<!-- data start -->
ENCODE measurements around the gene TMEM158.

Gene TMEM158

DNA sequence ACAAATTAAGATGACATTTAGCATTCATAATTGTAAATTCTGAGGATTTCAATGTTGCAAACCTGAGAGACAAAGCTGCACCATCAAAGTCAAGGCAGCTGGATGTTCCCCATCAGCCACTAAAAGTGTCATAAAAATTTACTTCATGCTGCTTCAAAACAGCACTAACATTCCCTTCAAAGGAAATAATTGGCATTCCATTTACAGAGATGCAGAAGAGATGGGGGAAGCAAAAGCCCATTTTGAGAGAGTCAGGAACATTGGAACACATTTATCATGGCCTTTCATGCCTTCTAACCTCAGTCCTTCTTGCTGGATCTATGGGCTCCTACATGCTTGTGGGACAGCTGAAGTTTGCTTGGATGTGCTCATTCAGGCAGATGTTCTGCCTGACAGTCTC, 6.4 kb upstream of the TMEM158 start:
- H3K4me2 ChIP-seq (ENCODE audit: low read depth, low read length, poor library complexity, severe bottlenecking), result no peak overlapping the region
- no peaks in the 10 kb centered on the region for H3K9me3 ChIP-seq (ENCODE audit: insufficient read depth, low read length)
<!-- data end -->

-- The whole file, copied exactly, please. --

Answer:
ENCODE measurements around the gene TMEM158.

Gene TMEM158

DNA sequence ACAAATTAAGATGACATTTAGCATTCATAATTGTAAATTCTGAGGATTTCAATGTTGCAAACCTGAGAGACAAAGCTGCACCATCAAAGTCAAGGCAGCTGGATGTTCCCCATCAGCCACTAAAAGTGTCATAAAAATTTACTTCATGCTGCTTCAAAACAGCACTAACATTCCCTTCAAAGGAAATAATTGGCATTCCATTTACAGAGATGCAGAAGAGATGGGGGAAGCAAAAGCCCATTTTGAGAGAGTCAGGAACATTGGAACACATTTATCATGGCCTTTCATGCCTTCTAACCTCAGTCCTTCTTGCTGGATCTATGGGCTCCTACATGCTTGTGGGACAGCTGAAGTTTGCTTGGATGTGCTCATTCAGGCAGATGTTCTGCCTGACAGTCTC, 6.4 kb upstream of the TMEM158 start:
- H3K4me2 ChIP-seq (ENCODE audit: low read depth, low read length, poor library complexity, severe bottlenecking), result no peak overlapping the region
- no peaks in the 10 kb centered on the region for H3K9me3 ChIP-seq (ENCODE audit: insufficient read depth, low read length)